My heart felt as though it had been ripped into tatters in a windstorm of shame. It seemed as though all I knew about myself had been negated.
This is how shame works on a person. Internalized shame seems to commandeer a person's DNA and replicate itself into the cellular structure of his being.
In the thrall of internalized shame, one is gripped by the compulsion to hide his face from the world. One's own thoughts and feeling seem a foul pestilence from which to flee. Thus, a person will come to believe that the only way to absolve oneself of one's inherent reek (Marc Leftcoff claimed he had seen my father shirtless and announced to our classmates that he "stunk like a rutting n-word") was to become someone else"to have a family blessed with money and nice things"to have a smug alligator gazing upon life from Saks Fifth Avenue-procured shirts, and have dimes glinting unto creation from the tops of one's polished loafers. This is one, among multiple means, that the capitalist/consumer state forcefully usurps one's mind and holds it in torment.
After school, buffeted by these sessions of shaming, I would take refuge in the wooded areas near my home. There, sheltered among the pines, popular trees and ancient oaks of the Georgia Piedmont, I would seek solace in books and my own wild imaginings.
I recall writing a story in my loose leaf notebook involving a lonely, bullied boy, who--shaken by shame and humiliation--played hooky from school:
Hiding out in a section of woods near his school, he was bitten, while exploring a deep ravine, by a venomous copperhead snake camouflaged by a carpet of pine straw. The incident was witnessed by a grizzled hermit/wizard who dwelled in a secret cave in the woods. The boy is revived by an elixir of anti-venom of the wizard's devising that had the unattended side effect of bestowing the boy with the ability to bring inanimate objects to life which, the boy, much to the distress and consternation of the old wizard, utilizes to transform the Izod alligators adorning his school yard tormentor's clothing into agents of vengeance that devour the offending parties.
Anger dwells as deep as the pain leveled by being shamed and humiliated. From road rage, to internet trolling, to the compulsion to humiliate women in certain forms of porn, to right-wing radio ranters, to violent video games, to gun-sown episodes of mass murder--the shame-besieged psyche of the American male, in vain, attempts to mitigate a psychologically devastating sense of powerlessness.
The actual progenitors of his torment reside in the ghostly domain of personal memory as well as are veiled from view by a class-stratified economic system that serves as an analog of childhood humiliation.
But such prodigious amounts of pain do not remain buried. In the
current-day U.S. there are multiple factors that bar access to
collective memory: the heap of fragmented images constituting the mass
media multi-scape and its attendant 24 hour news cycle; suburban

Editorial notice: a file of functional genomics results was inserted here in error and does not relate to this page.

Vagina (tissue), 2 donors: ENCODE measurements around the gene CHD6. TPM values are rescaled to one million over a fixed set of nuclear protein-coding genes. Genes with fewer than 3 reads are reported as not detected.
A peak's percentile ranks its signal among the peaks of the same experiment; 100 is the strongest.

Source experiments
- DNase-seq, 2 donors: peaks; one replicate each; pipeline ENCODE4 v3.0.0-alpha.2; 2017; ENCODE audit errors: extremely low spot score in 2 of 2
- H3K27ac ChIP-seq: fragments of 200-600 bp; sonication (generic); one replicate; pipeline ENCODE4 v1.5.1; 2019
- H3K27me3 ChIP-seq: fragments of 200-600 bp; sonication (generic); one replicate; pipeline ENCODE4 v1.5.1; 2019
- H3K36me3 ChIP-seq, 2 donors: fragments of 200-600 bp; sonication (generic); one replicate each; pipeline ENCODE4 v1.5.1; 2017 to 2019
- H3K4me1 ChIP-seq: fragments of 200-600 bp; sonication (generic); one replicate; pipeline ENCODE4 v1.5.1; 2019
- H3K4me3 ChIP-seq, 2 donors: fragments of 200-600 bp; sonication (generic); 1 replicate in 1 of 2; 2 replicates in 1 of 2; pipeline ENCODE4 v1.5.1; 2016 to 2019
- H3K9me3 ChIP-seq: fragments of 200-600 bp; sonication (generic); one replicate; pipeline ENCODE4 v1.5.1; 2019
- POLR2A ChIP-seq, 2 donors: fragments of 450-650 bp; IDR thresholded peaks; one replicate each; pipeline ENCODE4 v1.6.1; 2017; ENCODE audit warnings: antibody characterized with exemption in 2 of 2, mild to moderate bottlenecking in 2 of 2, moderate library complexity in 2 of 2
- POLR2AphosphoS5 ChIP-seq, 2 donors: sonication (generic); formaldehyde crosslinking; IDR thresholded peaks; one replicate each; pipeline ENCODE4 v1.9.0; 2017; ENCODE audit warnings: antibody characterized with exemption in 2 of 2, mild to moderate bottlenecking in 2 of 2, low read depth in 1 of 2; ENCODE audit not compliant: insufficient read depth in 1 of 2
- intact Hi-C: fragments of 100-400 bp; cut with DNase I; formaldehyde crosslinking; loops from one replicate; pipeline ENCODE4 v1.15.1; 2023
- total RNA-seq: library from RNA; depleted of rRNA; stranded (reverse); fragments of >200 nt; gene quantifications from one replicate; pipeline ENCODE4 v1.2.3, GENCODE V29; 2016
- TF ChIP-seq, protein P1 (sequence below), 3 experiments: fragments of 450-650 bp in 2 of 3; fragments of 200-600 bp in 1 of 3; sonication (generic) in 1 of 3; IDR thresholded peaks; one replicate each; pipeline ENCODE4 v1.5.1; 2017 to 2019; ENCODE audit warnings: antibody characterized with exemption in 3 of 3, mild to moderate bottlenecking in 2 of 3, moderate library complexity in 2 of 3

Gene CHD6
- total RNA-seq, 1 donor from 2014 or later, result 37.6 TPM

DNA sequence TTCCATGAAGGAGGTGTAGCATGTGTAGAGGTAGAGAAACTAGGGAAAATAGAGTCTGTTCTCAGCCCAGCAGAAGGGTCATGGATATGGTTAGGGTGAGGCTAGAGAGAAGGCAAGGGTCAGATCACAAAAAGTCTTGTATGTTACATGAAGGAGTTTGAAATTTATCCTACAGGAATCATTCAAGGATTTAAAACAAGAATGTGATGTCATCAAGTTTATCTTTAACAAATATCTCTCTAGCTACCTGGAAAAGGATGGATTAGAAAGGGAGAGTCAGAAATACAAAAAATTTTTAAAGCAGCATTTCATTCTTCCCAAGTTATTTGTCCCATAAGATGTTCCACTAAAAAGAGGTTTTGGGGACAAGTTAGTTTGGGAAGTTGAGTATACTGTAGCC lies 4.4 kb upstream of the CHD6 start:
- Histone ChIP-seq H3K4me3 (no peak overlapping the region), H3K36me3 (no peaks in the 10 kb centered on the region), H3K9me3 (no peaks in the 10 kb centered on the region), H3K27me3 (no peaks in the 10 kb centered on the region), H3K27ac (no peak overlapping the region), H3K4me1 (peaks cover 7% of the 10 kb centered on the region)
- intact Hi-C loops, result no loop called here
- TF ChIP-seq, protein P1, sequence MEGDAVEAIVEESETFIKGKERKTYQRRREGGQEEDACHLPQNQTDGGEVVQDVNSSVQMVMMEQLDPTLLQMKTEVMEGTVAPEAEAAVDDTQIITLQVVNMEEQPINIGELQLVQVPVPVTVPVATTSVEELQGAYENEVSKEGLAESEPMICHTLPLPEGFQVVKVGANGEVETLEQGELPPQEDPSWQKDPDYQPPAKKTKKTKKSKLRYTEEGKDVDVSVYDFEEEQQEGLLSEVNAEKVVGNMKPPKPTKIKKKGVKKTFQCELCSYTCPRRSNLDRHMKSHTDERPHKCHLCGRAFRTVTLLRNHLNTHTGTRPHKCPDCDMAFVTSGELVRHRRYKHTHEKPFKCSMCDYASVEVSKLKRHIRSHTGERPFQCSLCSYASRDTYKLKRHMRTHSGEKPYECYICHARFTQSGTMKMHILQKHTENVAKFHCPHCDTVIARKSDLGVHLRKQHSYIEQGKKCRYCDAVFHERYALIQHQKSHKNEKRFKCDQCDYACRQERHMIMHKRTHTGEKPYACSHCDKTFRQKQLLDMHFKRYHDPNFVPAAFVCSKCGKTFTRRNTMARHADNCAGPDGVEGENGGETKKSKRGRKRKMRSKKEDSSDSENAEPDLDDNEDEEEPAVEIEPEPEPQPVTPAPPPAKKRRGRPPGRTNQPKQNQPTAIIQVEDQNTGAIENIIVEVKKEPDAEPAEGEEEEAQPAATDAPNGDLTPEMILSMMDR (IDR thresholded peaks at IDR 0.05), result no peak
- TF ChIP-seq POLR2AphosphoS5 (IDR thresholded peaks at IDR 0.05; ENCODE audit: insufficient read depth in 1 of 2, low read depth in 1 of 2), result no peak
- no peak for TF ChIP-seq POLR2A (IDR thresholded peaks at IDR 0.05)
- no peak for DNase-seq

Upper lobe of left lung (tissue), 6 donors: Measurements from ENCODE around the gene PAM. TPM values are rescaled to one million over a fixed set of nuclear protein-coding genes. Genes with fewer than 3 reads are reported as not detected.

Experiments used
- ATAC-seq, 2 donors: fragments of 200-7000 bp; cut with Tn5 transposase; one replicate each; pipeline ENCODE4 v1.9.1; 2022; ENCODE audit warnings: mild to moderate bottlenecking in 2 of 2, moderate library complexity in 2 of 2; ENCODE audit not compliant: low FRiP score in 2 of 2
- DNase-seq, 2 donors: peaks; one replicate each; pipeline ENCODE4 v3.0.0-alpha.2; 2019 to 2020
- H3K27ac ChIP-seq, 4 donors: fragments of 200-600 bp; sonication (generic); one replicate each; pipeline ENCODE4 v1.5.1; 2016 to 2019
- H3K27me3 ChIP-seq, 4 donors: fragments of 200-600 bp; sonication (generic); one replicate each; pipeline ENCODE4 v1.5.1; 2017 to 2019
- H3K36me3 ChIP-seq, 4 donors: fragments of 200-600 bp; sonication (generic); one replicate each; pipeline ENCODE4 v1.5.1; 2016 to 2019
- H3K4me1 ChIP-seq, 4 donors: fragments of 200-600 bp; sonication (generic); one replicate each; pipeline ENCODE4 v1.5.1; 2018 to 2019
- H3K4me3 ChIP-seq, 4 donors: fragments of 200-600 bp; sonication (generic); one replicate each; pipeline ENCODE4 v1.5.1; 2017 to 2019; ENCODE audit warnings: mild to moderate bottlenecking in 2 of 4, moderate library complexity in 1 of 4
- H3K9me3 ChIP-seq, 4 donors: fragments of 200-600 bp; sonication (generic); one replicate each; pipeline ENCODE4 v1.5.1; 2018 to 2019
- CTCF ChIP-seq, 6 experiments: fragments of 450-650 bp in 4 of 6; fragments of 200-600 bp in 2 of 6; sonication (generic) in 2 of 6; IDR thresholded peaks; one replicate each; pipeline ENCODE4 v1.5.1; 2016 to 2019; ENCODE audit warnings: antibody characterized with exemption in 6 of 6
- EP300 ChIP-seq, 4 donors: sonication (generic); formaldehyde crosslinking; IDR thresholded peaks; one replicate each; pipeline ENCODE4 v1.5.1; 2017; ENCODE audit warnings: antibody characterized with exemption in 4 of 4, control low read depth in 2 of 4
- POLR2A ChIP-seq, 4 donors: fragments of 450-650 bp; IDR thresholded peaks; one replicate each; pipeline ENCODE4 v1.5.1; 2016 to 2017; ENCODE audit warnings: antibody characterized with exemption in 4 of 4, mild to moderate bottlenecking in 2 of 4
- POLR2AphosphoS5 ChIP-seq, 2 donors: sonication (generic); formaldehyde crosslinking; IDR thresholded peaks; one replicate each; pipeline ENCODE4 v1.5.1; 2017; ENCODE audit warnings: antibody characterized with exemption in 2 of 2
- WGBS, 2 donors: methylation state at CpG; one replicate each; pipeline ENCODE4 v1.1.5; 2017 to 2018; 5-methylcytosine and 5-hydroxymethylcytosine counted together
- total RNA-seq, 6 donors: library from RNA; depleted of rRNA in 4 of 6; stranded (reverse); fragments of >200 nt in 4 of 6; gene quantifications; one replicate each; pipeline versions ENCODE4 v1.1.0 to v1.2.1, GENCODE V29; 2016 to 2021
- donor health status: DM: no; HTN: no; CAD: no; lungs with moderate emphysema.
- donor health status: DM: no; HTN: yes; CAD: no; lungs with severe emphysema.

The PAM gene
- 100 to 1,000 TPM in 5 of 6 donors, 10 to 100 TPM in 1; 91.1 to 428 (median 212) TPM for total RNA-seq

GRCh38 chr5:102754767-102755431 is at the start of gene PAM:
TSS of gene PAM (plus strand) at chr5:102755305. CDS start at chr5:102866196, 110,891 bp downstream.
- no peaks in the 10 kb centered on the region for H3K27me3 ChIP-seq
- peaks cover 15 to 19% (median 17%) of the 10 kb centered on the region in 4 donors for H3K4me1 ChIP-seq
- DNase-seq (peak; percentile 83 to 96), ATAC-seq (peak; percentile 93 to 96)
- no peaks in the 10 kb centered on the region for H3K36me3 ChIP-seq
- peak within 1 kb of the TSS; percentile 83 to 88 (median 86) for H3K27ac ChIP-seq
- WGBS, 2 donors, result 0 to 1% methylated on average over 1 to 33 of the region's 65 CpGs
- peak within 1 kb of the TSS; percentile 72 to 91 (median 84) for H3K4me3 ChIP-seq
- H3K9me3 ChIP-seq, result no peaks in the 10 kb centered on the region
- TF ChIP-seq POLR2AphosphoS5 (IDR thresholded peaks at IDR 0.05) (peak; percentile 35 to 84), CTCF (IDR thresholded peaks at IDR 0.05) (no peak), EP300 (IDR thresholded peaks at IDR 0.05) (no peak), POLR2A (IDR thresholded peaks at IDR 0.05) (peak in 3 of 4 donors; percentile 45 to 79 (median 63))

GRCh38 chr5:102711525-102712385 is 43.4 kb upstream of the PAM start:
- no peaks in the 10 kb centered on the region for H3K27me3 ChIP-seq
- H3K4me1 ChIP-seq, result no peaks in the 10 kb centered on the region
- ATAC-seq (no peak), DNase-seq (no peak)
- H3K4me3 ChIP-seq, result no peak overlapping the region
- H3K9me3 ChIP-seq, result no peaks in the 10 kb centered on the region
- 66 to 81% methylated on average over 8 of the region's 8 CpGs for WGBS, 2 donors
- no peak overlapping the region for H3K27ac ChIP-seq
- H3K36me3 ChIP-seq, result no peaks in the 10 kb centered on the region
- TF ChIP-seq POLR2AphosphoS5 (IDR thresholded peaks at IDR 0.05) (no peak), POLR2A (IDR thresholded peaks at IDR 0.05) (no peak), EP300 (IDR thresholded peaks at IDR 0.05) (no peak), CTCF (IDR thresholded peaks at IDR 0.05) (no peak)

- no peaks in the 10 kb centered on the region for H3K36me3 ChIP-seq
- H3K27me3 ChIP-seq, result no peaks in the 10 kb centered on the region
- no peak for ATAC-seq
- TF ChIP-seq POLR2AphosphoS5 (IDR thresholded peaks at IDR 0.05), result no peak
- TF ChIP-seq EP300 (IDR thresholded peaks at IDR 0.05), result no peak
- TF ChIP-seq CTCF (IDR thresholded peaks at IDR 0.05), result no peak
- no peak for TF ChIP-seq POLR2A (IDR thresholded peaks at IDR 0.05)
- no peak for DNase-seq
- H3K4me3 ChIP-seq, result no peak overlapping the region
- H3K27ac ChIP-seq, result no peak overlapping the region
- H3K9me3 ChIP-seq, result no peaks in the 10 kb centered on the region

atomization and urban alienation; a cultural refusal to confront the
true nature of the nation's history, other than through hagiography,
because to face our past would serve to bring us to a rude awakening
regarding where we stand at present.
Cue: Existential dread. We are approaching the endgame of (global) capitalism; the system is headed straight to the landfill (its own creation) of history (that is, if global, late stage capitalism doesn't bury the human species first by means of ecocide). Therefore, it is imperative, as we move towards the future, that we straddle the past as we become attuned to the lamentation of the ghosts of memory, personal and collective.
Otherwise, the unhinged among us psychically bearing the things we bury, literalize our denial, even by acts of murdering the living (even school children) in a futile attempt to kill the raging ghosts of memory deferred.
There has been a deadly legacy wrought by social structures that inflict shame and thus sows seeds of inarticulate rage. By the malefic vehicle of these tormented individuals, who are lashing out like a wounded animal, we can apprehend much about the death-besotted trajectory of U.S. culture.
Deep emotional scars can warp libido; thus, in our age of corporate state hyper-authoritarianism, obsessive materialism, and neo-puritan pathology, all too many people have become terrified of their own passion--from sweat plangent lust to incandescent enthusiasm, right down to even accepting the shadows and perfumes borne of an inner life--and have withdrawn into forms of self-exile such as addiction, alienation, depression, compulsive materialism, and narcissistic striving.
We are convinced we know our own mind. That the decisions we make are based on logic and the wisdom gathered from experience. We believe our night-borne dreams and seemingly random, daylight imaginings are furtive shadows, inconsequential to the choices we make moment by moment as we navigate the linear timescape of our days.
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